The Revolution Will Not Be Televised, Will It?

The Revolution Will Not Be Televised, Will It?

Alex Ross was on The Charlie Rose Show Tuesday night—as a fan of both the interviewer and interviewee, I just had to tune-in. I hate to admit it, but the whole thing was a little bit disconcerting as my supposedly hermetically sealed artistic hovel was being infiltrated by the mainstream. But as the broadcast went on and my trepidation dwindled, I got more and more comfortable to the point that a feeling of pride began to emerge. There I was, sitting on the couch, witness to an intelligent conversation about new music—on the boob tube. I mean there was namedropping going on—first John Cage, then Morton Feldman—as though everyone watching knew who the hell they were talking about. After awhile it all seemed so normal, to me anyway. However, if only eighty percent of Americans can find the United States on a map, how many know the music of John Cage? One or two percent, perhaps, or maybe five if we’re lucky?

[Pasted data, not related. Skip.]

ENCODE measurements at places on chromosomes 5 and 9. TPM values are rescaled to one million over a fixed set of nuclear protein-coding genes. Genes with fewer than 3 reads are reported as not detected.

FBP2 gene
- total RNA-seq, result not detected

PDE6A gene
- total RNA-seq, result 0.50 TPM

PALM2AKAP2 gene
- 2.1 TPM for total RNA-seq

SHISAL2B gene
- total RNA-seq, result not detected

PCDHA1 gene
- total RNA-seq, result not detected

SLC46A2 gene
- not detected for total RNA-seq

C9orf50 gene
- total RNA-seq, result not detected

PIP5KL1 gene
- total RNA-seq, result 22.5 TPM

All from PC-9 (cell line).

Regardless, book smarts shouldn’t be a prerequisite of appreciating music. Composers should be able to engage listeners’ sensibilities no matter what, but how is the general public ever going to appreciate so-called new music, which, let’s face it, could really benefit from a road map of its origins ? For many years now, Alex Ross has suggested that one of new music’s shrewdest enemies is its own inherent connection to the past. It’s an image problem wrapped in a catch-22: New music originates from classical music, which is a bone yard, not to mention un-sexy, but understanding its historical connections helps to contextualize and deepen one’s appreciation of new music, which again is so un-sexy. Or composers can just forget all of that junk and just write something freakin’ awesome. On that, I think we can all agree.

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